In his work, Chaucer presents a storytelling contest between the pilgrims traveling from Southwark, then a suburb of London, south of the Thames River, to Canterbury Cathedral in Kent, England to pray to Thomas a' Becket, the Archbishop of Canterbury who was murdered in the cathedral in 1170.

As the pilgrims travel on horseback and by foot, the different characters are revealed through their vivid personalities and the stories they tell. Chaucer is able to develop dramatic relationships among the pilgrims themselves and with their tales. From his own keen observations during this lifetime, Chaucer uses humor and tragedy within the tales and the different characters to give a rounded look at English society of the middle ages. He uses satire and ribald comedy to entertain and interest his reading audience.

Chaucer's original plan was to write at least 120 stories. He planned for each pilgrim to tell two stores on the way to Canterbury and two stories on the way back to Southwark. He actually completed twenty-two complete stories and two more stories exist in fragments. So The Canterbury Tales is an incomplete or unfinished work as Chaucer died before he could complete his grand plan.

Tapesty depicting the pilgrimage in The Canterbury Tales.

Tapesty depicting the pilgrimage in The Canterbury Tales.

Scroll to Continue
The Canterbury Cathedral - the destination of the pilgrimage in The Canterbury Tales.

The Canterbury Cathedral - the destination of the pilgrimage in The Canterbury Tales.

The original manuscript of the Wife of Bath's tale in The Canterbury Tales.

The original manuscript of the Wife of Bath's tale in The Canterbury Tales.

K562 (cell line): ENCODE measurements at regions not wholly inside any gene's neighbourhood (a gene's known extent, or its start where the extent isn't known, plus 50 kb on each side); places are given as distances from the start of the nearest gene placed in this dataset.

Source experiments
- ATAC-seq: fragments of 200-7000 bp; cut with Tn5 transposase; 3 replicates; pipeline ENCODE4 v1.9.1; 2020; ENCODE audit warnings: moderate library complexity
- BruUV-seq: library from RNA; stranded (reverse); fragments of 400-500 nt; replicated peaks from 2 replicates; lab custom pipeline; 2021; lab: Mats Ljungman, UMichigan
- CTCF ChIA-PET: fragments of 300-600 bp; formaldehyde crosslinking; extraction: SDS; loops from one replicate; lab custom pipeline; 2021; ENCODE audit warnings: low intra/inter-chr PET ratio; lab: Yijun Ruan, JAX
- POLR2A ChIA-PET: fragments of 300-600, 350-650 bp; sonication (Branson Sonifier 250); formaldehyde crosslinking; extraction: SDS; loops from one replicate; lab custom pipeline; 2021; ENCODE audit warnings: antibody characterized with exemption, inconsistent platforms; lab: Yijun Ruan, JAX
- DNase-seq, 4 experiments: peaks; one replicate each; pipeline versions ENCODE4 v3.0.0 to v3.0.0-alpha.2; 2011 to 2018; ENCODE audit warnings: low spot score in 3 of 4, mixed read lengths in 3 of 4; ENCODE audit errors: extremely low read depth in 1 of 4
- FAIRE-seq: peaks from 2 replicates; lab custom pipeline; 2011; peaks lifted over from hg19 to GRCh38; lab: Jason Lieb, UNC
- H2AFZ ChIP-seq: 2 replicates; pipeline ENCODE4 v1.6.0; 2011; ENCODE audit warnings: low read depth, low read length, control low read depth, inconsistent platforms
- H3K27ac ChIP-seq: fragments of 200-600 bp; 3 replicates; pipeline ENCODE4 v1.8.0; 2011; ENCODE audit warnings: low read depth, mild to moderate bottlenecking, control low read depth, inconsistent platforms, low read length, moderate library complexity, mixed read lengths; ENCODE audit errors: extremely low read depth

The Canterbury Tales

The Canterbury Tales begins with The General Prologue in which we learn that the pilgrims are undertaking the journey from the Tabard Inn in Southwark, across the Thames from London. They all agree to engage in a storytelling contest as they travel to Canterbury and back again. Harry Bailly, the host of the Tabard Inn serves as master of ceremonies for the contest. We are introduced to each pilgrim in The General Prologue through vivid brief sketches of each pilgrim. Some of the pilgrims are:

  • the ideal knight
  • his son, the squire
  • the Prioress, a hypocritical nun
  • the hunting Monk
  • the flattering Friar
  • the too busy and too rich lawyer
  • the prosperous Franklin
  • the fraudulent Doctor
  • the Wife of Bath
  • the austere Parson
  • the hypocrite, the Pardoner

One would meet all these people in medieval literature and in medieval life as Chaucer undoubtedly did. Chaucer tells us his interest in these people lies only in the visible; in what meets the eye. He also does not render opinions about the pilgrims. He just presents them and it is up to the reader to draw conclusions as to what each pilgrim is really like. Chaucer presents the world of types vs. the world of real people. He challenges the perceptions we have of each pilgrim on the journey.

After the pilgrims are presented in The General Prologue, we then hear the tales or stories each pilgrim tells which somehow reveals their true character. Through wit, sarcasm and satire, Chaucer leaves us laughing at the different pilgrims and their approach to their professions, lives and characters, revealing all to the reader.

For example, with the Prioress, Chaucer shows us her inability to be what she professes to be - a nun. He shows us her inadequacy of what she thinks a nun should be. She is dripping in jewelry and shows us the great human charm of what she really is - a woman. She is a paradox but Chaucer doesn't attempt to resolve the dilemma. He just presents her as she truly is.

On the other hand, he shows us the young, second-nun, who really exhibits the true characteristics of a nun. She really is a simple and devout nun - not a worldly woman as the Prioress is.

The Wife of Bath's tale is that of monstrous feminism throughout the tales. She brings up the question of marriage - she has been married five times (four previous husbands have died) and later on the Clerk and the Merchant begin discussing the merits and non-merits of being married. The Franklin's common sense finally settles the debate.

Chaucer used "links", short dramatic scenes, interspersed between the twenty-four tales such as the Clerk and the Merchant above. They presented lively exchanges usually involving one or more of the pilgrims.